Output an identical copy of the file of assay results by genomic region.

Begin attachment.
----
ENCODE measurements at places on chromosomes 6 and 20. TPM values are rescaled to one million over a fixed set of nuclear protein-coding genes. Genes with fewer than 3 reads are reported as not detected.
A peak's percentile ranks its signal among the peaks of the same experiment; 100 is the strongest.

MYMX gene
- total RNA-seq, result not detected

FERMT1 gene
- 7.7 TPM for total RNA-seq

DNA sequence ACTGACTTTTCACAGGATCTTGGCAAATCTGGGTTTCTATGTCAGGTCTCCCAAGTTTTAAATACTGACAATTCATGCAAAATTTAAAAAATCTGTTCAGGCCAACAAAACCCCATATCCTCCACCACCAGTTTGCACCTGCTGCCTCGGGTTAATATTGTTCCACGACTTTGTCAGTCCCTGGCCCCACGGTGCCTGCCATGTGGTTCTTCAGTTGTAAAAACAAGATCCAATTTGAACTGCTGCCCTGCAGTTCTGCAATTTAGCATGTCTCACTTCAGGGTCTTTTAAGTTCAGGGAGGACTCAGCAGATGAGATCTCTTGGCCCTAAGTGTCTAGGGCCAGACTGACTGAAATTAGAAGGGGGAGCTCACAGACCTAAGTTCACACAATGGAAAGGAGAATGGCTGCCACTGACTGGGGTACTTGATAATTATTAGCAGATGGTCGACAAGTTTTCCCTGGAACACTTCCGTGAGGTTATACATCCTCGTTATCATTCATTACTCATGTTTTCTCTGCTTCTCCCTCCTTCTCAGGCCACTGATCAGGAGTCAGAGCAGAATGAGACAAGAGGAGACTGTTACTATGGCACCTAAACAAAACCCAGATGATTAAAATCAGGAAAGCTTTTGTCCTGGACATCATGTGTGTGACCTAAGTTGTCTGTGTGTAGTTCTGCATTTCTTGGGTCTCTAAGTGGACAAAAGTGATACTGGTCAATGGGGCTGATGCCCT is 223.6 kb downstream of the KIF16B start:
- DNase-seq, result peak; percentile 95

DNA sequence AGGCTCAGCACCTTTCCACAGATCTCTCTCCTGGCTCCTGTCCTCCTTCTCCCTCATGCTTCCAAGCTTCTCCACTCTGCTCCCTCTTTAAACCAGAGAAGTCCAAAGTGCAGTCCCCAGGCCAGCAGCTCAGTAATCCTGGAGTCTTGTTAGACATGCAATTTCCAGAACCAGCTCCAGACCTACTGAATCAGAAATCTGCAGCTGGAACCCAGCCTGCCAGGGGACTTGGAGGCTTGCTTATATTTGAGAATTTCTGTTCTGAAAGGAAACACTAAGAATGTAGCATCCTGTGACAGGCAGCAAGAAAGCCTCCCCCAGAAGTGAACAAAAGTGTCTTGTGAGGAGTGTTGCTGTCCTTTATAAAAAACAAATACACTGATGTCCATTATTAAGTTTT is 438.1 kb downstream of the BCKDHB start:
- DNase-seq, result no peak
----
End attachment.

ENCODE measurements at places on chromosomes 6 and 20. TPM values are rescaled to one million over a fixed set of nuclear protein-coding genes. Genes with fewer than 3 reads are reported as not detected.
A peak's percentile ranks its signal among the peaks of the same experiment; 100 is the strongest.

MYMX gene
- total RNA-seq, result not detected

FERMT1 gene
- 7.7 TPM for total RNA-seq

DNA sequence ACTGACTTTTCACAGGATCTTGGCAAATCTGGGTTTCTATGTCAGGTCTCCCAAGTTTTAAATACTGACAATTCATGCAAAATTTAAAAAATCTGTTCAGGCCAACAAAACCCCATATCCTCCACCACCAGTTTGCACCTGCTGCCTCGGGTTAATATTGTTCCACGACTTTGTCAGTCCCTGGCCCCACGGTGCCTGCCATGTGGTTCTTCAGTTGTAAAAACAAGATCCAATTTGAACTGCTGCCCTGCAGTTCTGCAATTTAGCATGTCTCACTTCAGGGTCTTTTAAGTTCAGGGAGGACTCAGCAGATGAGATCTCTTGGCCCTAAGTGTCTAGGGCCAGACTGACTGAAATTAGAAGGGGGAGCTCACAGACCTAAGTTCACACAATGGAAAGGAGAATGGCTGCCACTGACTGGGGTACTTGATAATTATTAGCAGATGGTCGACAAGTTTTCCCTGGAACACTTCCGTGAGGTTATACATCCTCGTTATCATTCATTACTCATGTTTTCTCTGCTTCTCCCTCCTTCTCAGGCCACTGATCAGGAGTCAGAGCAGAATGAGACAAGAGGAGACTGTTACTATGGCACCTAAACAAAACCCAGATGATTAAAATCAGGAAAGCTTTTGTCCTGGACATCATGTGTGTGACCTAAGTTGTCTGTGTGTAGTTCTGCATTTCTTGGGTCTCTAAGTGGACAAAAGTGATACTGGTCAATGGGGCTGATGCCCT is 223.6 kb downstream of the KIF16B start:
- DNase-seq, result peak; percentile 95

DNA sequence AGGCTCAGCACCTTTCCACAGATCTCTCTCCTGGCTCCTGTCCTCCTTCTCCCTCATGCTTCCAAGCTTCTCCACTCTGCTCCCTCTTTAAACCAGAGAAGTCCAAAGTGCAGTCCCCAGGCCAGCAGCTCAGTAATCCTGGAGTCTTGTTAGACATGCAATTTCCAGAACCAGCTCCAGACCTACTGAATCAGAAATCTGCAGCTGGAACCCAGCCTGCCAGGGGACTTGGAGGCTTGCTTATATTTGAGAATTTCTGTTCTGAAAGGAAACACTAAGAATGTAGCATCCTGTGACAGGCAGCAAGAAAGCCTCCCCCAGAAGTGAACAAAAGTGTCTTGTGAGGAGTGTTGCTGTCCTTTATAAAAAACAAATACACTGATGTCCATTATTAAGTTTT is 438.1 kb downstream of the BCKDHB start:
- DNase-seq, result no peak